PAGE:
The Carretera Austral - The authors’ take


Authors’ take

‘The best road-trip in the world’ is an oft-heard phrase claimed by many. Beauty is in the eye of the beholder, but the Carretera Austral is slowly gaining fame for being up there with the finest road trips in the Americas, if not worldwide. It is a challenging region to visit, and even as additional sections of the Carretera Austral are paved each season, the road provides access to a mere slither through an area the size of Greece.

Patagonia is an iconic region, the stuff of legends. Bruce Chatwin’s 1977 book In Patagonia, and Paul Theroux’s 1979 The Old Patagonian Express are landmark texts, but in fact much of the literature over the last century has focused on Argentine Patagonia. This will change in the 21st century. Chilean Patagonia is so unique as to baffle even those that have spent substantial time there. Glaciers are impressive objects, but most people only glimpse the snout, the tip, of these protrusions. Along the Carretera Austral it is possible to see the ice fields behind such glaciers, and the only possible response is awe. Trips to Antarctica and Greenland are substantially more expensive, and offer far less variety in terms of the range of terrain and activities possible, and beyond these two outlying locations, the Carretera Austral is the only place where it is possible to visit such ice fields.

For those with a little more time available, the history of this region is fascinating. This was truly pioneering colonisation, to places that even a century later could hardly be described as accessible. Some of these colonisers, or the subsequent generation, live in the same villages to this day. Alas the history is not well documented, so the only option is to hear it from those who lived it while you still can!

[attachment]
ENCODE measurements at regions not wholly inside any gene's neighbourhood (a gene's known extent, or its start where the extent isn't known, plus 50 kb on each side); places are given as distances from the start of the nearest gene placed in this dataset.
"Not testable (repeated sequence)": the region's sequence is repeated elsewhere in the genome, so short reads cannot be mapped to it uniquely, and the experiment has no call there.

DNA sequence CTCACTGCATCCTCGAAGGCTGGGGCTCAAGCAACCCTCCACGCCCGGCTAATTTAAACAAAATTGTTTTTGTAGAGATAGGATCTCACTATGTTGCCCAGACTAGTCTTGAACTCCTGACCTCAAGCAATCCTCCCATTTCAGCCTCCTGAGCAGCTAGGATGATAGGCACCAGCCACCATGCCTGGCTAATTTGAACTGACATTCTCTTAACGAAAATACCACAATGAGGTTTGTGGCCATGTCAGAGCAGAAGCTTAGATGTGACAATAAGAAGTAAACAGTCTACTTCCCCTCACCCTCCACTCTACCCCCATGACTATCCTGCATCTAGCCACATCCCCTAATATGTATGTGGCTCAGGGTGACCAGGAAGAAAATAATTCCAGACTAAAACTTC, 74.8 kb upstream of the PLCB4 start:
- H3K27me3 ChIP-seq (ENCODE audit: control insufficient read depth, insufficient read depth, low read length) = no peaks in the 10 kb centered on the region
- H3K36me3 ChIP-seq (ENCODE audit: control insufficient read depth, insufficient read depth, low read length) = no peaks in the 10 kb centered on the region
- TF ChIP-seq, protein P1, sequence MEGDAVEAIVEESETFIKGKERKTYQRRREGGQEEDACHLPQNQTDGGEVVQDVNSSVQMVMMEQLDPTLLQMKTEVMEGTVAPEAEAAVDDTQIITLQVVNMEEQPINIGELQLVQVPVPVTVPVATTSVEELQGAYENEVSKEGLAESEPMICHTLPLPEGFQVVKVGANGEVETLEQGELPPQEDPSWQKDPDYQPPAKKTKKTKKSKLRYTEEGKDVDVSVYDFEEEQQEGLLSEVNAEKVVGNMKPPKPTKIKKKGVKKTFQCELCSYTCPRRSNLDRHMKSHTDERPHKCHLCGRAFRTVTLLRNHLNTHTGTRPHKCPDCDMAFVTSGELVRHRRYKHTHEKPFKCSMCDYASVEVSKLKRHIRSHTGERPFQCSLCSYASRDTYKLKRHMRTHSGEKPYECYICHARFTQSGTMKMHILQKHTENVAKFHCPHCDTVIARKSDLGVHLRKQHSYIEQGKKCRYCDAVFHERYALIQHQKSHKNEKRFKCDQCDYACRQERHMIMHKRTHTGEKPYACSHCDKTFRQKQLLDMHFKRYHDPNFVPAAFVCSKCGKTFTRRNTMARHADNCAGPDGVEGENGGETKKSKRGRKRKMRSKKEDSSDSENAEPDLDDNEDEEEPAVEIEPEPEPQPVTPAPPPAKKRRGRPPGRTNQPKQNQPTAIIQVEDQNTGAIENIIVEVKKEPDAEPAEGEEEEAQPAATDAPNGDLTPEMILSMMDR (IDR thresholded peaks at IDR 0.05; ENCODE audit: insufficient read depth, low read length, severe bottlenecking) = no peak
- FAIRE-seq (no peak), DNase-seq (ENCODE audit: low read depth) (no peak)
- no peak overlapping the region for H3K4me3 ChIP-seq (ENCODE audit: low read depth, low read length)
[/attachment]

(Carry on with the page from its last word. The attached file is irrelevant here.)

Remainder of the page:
The variety of flora and fauna along the Carretera Austral warrants its own encyclopaedia, and this book merely scratches the surface of the wildlife encountered. But for those interested in nature and conservation, this region is, once again, unique, competing with some of the iconic regions of the continent (such as the Amazon and Darién), and yet surrounded by snow-capped mountains. In addition to the obvious attributes of the Carretera Austral, it is becoming an adventure activity hub. The trekking and climbing opportunities are already sufficient to keep the most avid hiker busy for multiple seasons. Horseriding is hardly considered an activity, but rather a standard form of transport. The kayaking and rafting is world class. Keen to capitalise on the nascent tourism sector, new guides and routes spring up each season. Whenever a new road is blasted, this opens up access to new climbs, lakes, mountains, glaciers and usually reaches isolated villages. The entire region is essentially a work in progress.